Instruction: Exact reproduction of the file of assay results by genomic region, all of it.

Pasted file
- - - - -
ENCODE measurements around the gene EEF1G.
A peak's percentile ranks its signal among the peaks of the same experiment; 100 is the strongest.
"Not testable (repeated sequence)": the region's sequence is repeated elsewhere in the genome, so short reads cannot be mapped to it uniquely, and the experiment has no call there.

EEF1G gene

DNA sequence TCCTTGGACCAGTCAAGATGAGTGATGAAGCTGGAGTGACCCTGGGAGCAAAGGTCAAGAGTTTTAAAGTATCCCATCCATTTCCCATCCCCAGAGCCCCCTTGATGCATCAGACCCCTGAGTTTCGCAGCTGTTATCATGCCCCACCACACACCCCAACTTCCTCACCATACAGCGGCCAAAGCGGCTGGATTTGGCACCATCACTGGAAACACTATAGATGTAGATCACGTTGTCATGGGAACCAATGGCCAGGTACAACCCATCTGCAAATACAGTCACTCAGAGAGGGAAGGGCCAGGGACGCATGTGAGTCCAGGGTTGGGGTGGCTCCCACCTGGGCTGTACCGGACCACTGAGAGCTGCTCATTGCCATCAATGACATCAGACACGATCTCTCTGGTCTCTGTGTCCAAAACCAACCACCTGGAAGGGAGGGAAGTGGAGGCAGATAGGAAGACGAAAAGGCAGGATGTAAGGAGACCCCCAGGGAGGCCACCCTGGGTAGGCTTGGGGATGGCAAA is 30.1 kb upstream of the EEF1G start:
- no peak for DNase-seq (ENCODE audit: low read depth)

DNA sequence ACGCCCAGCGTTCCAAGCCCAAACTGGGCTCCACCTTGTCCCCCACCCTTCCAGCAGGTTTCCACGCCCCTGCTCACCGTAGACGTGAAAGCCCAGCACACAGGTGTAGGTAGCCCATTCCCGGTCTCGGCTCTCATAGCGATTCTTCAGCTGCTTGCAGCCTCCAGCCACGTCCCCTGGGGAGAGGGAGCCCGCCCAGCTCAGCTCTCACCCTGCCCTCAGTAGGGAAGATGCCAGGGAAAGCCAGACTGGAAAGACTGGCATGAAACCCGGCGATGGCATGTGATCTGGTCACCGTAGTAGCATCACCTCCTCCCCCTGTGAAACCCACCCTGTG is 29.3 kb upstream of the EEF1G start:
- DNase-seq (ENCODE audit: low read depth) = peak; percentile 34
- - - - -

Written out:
ENCODE measurements around the gene EEF1G.
A peak's percentile ranks its signal among the peaks of the same experiment; 100 is the strongest.
"Not testable (repeated sequence)": the region's sequence is repeated elsewhere in the genome, so short reads cannot be mapped to it uniquely, and the experiment has no call there.

EEF1G gene

DNA sequence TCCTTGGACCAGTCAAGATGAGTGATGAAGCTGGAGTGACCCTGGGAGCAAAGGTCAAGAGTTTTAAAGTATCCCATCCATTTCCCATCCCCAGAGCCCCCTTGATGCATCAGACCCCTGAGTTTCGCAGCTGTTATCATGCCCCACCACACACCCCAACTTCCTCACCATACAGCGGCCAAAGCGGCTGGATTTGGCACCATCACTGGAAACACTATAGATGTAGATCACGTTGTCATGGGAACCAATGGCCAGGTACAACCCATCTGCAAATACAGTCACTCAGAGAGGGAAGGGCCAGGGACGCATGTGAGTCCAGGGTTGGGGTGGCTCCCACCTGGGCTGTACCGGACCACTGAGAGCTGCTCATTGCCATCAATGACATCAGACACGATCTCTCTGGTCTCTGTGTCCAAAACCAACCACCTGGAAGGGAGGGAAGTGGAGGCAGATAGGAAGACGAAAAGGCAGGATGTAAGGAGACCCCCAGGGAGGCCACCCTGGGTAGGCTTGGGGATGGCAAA is 30.1 kb upstream of the EEF1G start:
- no peak for DNase-seq (ENCODE audit: low read depth)

DNA sequence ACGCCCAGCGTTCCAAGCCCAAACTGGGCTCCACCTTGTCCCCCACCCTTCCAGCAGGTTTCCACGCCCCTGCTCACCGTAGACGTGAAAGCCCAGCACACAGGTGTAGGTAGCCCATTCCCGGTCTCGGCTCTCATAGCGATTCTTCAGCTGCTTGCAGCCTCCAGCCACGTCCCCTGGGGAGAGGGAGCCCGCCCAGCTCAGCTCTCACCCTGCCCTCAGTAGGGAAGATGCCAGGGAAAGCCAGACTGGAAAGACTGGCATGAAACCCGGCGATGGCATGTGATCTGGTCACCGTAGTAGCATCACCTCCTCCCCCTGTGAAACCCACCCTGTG is 29.3 kb upstream of the EEF1G start:
- DNase-seq (ENCODE audit: low read depth) = peak; percentile 34